Jeff Beck, a guitar virtuoso who pushed the boundaries of blues, jazz and rock ‘n’ roll, influencing generations of shredders along the way and becoming known as the guitar player’s guitar player, has died. He was 78.

Beck died Tuesday after “suddenly contracting bacterial meningitis,” his representatives said in a statement released Wednesday. The location was not immediately known.

  • Tatjana Patitz (1966-2023)

Tatjana Patitz, one of an elite group of famed supermodels who graced magazine covers in the 1980s and ’90s and appeared in George Michael’s “Freedom! ’90” music video, has died at age 56.

Patitz’s death in the Santa Barbara, California, area was confirmed by her New York agent, Corinne Nicolas, at the Model CoOp agency. Nicolas said the cause was illness but did not have further details.

  • Carole Cook (1924-2023)

Actress Carole Cook, well known for her work on screen and stage, has died, according to multiple reports. She was 98.

Cook’s husband Tom Troupe confirmed her death Wednesday, The Hollywood Reporter and Deadline report. Her agent told CNN Cook died “peacefully” from heart failure.

The Abilene, Texas, native debuted on Broadway in 1954’s “Threepenny Opera,” according to Deadline. She would also star in “42 Street” and “Hello, Dolly!”

Jan. 12

  • Lisa Marie Presley (1968-2023)

Lisa Marie Presley, the only child of Elvis Presley and a singer-songwriter dedicated to her father’s legacy, died Thursday after being hospitalized for a medical emergency. She was 54.

Her death in a Los Angeles hospital was confirmed by her mother, Priscilla, a few hours after her daughter was rushed to the hospital by paramedics after a medical episode at her home.

“It is with a heavy heart that I must share the devastating news that my beautiful daughter Lisa Marie has left us,” Priscilla Presley said in a statement. “She was the most passionate, strong, and loving woman I have ever known.”

Jan. 13

  • Robbie Knievel (1962-2023)

Robbie Knievel, an American stunt performer who set records with daredevil motorcycle jumps following the tire tracks of his thrill-seeking father — including at Caesars Palace in Las Vegas in 1989 and a Grand Canyon chasm a decade later — has died in Nevada, his brother said. He was 60.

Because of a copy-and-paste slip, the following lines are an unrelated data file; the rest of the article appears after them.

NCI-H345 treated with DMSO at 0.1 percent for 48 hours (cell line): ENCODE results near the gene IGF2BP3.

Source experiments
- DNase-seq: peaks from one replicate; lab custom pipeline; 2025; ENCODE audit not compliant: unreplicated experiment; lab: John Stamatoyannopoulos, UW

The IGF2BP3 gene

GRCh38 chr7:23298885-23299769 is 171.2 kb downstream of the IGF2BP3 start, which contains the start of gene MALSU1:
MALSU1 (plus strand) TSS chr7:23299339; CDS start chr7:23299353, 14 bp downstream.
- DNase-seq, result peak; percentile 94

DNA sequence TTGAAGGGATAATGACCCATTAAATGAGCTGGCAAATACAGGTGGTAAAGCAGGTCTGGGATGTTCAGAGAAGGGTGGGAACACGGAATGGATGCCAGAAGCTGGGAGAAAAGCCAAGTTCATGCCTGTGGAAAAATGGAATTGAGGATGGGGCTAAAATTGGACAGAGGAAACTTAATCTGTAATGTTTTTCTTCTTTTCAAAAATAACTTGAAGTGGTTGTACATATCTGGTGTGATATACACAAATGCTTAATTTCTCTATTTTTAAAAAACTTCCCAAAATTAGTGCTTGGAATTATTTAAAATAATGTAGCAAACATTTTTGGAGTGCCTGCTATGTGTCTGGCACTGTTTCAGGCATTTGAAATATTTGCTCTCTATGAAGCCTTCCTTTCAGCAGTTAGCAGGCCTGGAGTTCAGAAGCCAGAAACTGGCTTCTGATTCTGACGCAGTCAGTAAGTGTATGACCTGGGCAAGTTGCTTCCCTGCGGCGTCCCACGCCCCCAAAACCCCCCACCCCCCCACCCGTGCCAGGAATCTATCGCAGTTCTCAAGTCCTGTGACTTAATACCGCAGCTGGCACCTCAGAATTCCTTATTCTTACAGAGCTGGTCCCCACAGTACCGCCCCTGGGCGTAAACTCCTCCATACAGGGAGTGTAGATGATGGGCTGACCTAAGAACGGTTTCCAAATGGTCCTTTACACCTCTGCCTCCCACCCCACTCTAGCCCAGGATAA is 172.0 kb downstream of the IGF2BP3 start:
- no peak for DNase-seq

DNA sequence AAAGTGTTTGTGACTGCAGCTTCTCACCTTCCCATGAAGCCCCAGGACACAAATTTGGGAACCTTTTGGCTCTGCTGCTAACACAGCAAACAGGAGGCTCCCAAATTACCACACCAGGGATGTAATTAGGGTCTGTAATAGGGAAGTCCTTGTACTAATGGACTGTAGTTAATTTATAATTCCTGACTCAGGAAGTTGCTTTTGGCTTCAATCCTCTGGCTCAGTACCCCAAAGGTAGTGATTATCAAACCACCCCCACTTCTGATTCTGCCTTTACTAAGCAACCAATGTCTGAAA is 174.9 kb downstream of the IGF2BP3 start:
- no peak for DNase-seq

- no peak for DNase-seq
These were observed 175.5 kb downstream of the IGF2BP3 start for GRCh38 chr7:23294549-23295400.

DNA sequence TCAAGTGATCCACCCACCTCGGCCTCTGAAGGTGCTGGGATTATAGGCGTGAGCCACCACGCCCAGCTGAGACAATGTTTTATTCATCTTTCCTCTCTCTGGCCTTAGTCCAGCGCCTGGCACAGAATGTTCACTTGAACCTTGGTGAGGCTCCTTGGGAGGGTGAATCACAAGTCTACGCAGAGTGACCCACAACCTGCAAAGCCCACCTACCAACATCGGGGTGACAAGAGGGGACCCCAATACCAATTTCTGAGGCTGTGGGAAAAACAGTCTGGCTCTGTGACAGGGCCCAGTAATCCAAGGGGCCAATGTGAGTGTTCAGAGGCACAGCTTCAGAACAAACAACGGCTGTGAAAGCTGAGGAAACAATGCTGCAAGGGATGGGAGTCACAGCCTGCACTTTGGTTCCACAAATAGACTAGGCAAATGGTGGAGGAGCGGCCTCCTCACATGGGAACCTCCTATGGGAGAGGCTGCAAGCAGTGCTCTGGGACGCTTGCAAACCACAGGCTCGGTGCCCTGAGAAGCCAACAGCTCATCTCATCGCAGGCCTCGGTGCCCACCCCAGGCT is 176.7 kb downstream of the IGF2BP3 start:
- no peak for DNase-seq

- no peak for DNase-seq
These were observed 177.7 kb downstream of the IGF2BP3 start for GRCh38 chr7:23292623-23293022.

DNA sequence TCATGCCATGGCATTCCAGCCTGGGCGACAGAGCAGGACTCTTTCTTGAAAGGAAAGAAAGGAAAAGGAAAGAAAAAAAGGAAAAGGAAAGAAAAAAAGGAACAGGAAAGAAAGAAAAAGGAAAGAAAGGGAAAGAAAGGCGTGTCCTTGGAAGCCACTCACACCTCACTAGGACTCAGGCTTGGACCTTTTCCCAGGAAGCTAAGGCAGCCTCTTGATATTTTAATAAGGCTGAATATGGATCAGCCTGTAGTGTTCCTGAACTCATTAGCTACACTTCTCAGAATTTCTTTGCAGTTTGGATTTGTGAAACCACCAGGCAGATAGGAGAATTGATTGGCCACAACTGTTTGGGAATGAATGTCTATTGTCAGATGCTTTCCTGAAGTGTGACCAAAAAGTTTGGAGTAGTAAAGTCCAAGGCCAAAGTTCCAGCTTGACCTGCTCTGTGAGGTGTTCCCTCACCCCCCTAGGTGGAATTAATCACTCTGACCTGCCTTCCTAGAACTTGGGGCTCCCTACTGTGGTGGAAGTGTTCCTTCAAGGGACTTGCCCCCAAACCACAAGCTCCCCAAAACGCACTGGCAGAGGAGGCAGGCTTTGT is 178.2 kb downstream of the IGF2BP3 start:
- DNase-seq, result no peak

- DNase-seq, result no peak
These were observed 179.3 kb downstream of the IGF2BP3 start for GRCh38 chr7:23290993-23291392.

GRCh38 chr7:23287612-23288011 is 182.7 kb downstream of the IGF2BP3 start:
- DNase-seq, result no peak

Robbie Knievel died early Friday at a hospice in Reno after battling pancreatic cancer, Kelly Knievel said.

“Daredevils don’t live easy lives,” Kelly Knievel told The Associated Press. “He was a great daredevil. People don’t really understand how scary it is what my brother did.”

As a boy, Robbie Knievel began on his bicycle to emulate his famous father, Evel Knievel, who died in 2007 in Clearwater, Florida.

  • Robbie Bachman (1953-2023)

Robbie Bachman, the drummer for the Canadian hard rock band Bachman-Turner Overdrive was known for such 1970s hits as “Takin’ Care of Business” and “You Ain’t Seen Nothin’ Yet,” has died at age 69.

His death was announced on social media Thursday by his brother and bandmate, Randy Bachman, who did not cite a cause.

“The pounding beat of BTO has left us,” Randy Bachman wrote. “He was an integral cog in our rock ‘n roll machine and we rocked the world together.”

Jan. 16

  • C.J. Harris (1991-2023)

Harris a singer who made it far in the 2014 season of “American Idol,” has died, multiple outlets reported Monday.

TMZ, which was first to report the news, said Harris suffered an apparent heart attack Sunday night. A spokesperson for the Walker County Coroner’s office in Alabama confirmed with People that Harris was taken to the hospital, but didn’t make it. He was 31 years old.

  • Gina Lollobrigida (1927-2023)

Lollobrigida is an Italian film legend Gina Lollobrigida, who achieved international stardom during the 1950s and was dubbed “the most beautiful woman in the world” after the title of one of her movies, died in Rome on Monday, her agent said. She was 95.